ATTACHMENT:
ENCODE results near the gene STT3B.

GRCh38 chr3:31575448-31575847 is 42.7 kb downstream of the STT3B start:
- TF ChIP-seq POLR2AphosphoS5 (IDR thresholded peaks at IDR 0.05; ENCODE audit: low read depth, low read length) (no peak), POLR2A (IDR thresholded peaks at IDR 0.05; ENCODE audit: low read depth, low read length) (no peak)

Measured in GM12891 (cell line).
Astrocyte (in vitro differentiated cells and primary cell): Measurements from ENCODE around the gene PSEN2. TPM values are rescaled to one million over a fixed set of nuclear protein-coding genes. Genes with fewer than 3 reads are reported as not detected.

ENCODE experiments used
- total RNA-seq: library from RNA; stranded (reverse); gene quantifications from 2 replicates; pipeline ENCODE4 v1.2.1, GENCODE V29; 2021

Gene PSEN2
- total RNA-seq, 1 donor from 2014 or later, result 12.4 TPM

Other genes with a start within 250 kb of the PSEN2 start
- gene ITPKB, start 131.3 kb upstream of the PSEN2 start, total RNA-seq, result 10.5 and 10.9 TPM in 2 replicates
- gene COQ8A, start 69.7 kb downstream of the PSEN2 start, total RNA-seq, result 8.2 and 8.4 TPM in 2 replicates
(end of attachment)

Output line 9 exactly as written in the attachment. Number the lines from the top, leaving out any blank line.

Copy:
- total RNA-seq, 1 donor from 2014 or later, result 12.4 TPM